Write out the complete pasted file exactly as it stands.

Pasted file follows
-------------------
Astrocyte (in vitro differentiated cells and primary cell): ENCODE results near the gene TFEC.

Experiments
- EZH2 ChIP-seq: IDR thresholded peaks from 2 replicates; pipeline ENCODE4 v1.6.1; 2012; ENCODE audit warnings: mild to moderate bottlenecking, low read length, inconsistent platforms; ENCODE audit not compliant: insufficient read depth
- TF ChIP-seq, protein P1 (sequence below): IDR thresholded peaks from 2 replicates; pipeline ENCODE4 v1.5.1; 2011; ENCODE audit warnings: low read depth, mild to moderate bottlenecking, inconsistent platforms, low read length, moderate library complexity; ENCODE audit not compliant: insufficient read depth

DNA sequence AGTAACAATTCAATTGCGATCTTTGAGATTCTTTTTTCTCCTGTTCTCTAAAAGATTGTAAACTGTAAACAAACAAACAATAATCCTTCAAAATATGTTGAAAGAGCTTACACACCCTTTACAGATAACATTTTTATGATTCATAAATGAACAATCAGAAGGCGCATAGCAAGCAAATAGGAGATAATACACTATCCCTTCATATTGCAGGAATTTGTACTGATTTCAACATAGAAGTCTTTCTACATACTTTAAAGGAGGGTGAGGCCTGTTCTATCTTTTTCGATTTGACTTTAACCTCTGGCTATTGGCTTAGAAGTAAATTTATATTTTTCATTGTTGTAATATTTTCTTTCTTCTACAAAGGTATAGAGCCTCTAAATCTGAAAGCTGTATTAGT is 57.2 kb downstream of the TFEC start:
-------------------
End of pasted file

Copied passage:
Astrocyte (in vitro differentiated cells and primary cell): ENCODE results near the gene TFEC.

Experiments
- EZH2 ChIP-seq: IDR thresholded peaks from 2 replicates; pipeline ENCODE4 v1.6.1; 2012; ENCODE audit warnings: mild to moderate bottlenecking, low read length, inconsistent platforms; ENCODE audit not compliant: insufficient read depth
- TF ChIP-seq, protein P1 (sequence below): IDR thresholded peaks from 2 replicates; pipeline ENCODE4 v1.5.1; 2011; ENCODE audit warnings: low read depth, mild to moderate bottlenecking, inconsistent platforms, low read length, moderate library complexity; ENCODE audit not compliant: insufficient read depth

DNA sequence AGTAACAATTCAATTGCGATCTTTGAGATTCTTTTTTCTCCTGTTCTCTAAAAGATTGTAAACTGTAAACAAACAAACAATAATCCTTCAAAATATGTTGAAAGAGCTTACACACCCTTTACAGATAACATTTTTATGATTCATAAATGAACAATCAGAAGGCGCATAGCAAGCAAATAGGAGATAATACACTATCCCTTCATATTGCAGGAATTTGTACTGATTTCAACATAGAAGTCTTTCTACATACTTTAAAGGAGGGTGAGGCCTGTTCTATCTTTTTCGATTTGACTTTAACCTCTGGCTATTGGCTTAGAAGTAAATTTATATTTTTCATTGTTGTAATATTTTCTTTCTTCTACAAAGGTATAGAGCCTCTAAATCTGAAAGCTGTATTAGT is 57.2 kb downstream of the TFEC start: